• “Our algorithms exploit the human brain's attraction to divisiveness.”
• “64% of all extremist group joins are due to our recommendation tools”
• GOP operative turned Facebook policy VP Joel Kaplan, who threw a party for Brett Kavanaugh upon his Supreme Court confirmation, killed any action on Facebook's internal findings, reports WSJ
Mark Zuckerberg and other top executives at Facebook shelved damning internal research into the social media platform's polarizing effect, which hampered efforts to apply its conclusions to products and minimize harm, reported the Wall Street Journal on Tuesday.
Facebook's own internal research discovered that most people who join extremist groups did so as a result of Facebook's recommendation algorithms.
The company shelved the research, and pressed on, making money and radicalizing Americans.
The Wall Street Journal report by Deepa Seetharaman and Jeff Horwitz is based on company sources and internal documents. One internal Facebook presentation slide from 2018 laid out the issue like this: “Our algorithms exploit the human brain's attraction to divisiveness.”
“If left unchecked,” it warned, Facebook would feed users “more and more divisive content in an effort to gain user attention & increase time on the platform.”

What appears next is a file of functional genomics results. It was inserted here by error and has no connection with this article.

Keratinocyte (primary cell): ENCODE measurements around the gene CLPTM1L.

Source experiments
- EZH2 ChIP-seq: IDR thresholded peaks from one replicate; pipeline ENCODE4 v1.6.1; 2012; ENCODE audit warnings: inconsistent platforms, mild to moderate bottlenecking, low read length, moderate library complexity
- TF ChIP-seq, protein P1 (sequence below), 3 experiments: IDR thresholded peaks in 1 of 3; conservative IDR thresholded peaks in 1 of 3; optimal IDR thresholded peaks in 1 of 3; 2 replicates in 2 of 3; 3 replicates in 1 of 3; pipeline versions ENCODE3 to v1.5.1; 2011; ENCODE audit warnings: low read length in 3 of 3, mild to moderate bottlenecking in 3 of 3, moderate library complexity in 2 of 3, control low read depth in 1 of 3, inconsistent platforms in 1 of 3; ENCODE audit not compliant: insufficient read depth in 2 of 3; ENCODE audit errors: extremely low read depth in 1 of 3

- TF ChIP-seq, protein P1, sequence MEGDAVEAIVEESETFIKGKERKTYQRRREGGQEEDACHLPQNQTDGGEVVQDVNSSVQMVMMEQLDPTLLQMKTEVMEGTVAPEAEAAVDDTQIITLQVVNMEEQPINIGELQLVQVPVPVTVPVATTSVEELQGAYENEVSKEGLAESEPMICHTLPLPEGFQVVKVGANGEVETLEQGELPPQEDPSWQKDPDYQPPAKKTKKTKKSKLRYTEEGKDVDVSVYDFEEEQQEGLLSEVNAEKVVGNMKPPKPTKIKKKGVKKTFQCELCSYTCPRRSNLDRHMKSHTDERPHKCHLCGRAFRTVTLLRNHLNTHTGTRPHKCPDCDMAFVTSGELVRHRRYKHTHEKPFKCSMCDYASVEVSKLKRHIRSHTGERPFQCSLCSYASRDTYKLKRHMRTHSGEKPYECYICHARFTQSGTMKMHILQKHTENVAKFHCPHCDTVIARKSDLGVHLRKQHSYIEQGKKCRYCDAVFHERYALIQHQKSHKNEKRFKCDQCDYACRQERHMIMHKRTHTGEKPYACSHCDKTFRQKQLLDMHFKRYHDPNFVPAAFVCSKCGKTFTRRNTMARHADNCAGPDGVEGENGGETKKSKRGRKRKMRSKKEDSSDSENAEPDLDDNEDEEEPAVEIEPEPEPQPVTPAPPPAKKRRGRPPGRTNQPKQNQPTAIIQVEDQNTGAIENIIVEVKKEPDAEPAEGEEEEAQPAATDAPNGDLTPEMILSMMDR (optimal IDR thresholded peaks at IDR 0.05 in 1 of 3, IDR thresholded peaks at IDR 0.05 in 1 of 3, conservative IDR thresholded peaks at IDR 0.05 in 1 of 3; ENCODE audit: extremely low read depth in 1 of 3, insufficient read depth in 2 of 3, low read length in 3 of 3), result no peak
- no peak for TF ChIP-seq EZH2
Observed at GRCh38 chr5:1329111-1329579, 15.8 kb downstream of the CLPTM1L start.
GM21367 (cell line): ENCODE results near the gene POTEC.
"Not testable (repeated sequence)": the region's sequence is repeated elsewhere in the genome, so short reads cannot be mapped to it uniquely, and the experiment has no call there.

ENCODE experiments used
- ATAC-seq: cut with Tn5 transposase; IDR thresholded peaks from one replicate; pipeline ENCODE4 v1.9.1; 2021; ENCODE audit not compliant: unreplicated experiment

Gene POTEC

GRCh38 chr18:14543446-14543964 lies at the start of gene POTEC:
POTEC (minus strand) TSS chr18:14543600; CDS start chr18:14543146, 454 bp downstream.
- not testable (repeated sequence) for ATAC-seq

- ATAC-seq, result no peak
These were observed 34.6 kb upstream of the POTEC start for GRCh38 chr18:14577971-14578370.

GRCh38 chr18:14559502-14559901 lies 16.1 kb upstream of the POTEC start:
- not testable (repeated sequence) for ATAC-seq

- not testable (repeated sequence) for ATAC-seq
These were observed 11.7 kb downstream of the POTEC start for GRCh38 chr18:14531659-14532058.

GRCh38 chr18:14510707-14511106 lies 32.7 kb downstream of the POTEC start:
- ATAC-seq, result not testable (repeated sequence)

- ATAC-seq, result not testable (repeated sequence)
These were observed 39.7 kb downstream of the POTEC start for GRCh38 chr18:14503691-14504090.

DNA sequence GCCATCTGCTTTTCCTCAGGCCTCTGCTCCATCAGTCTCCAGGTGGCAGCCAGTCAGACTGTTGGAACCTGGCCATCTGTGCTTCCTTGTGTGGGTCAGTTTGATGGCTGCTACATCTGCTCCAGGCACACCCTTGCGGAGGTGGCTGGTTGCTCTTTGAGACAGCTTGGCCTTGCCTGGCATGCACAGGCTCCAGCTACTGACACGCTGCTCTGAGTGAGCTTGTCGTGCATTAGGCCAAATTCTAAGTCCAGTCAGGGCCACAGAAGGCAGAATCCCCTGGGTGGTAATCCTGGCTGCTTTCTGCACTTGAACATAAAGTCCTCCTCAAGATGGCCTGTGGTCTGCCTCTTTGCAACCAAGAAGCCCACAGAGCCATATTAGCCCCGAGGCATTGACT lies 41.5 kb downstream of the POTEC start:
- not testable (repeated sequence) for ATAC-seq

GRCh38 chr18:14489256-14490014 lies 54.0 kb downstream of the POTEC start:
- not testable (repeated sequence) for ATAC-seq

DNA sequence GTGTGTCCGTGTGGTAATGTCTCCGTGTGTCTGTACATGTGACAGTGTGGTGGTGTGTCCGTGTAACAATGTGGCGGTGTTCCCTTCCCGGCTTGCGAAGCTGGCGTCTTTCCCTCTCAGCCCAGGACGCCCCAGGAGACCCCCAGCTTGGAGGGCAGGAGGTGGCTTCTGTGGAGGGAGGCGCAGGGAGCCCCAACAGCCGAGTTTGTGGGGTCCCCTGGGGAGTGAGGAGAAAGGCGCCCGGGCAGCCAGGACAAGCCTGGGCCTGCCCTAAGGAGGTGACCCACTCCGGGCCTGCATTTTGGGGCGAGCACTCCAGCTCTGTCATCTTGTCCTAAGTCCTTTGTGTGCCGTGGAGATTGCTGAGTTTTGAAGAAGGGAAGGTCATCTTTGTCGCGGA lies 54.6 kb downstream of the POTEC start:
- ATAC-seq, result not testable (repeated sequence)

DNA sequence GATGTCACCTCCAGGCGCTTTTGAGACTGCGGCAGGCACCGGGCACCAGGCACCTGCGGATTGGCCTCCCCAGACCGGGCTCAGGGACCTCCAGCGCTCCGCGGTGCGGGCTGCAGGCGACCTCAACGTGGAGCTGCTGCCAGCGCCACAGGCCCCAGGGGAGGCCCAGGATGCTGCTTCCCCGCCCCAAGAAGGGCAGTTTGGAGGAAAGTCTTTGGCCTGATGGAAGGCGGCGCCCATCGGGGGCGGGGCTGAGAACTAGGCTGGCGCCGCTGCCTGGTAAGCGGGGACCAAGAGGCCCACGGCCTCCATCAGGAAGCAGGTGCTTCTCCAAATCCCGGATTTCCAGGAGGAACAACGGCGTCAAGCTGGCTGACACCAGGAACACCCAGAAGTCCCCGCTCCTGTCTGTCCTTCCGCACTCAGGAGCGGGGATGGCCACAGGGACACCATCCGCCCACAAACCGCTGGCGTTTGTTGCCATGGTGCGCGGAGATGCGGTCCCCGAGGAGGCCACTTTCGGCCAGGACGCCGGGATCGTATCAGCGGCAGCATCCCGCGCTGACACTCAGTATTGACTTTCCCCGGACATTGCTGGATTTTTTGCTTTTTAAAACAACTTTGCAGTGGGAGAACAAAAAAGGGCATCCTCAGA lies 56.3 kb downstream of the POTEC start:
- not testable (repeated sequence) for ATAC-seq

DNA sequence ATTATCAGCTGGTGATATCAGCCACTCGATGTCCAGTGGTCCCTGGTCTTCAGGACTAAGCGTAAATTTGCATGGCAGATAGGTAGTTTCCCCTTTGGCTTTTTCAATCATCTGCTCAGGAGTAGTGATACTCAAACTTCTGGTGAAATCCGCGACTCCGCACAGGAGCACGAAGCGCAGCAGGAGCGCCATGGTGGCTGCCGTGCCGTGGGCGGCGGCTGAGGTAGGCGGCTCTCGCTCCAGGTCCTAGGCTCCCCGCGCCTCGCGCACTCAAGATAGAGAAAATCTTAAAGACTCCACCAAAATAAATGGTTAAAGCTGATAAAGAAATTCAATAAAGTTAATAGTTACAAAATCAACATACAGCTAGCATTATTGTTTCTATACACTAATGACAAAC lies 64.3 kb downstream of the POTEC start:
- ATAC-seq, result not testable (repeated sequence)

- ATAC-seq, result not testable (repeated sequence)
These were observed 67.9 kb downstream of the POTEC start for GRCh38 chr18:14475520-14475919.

That presentation went to the heart of a question dogging Facebook almost since its founding: Does its platform aggravate polarization and tribal behavior?
The answer it found, in some cases, was yes.
Facebook had kicked off an internal effort to understand how its platform shaped user behavior and how the company might address potential harms. Chief Executive Mark Zuckerberg had in public and private expressed concern about “sensationalism and polarization.”
But in the end, Facebook’s interest was fleeting. Mr. Zuckerberg and other senior executives largely shelved the basic research, according to previously unreported internal documents and people familiar with the effort, and weakened or blocked efforts to apply its conclusions to Facebook products.
Facebook policy chief Joel Kaplan, who played a central role in vetting proposed changes, argued at the time that efforts to make conversations on the platform more civil were “paternalistic,” said people familiar with his comments.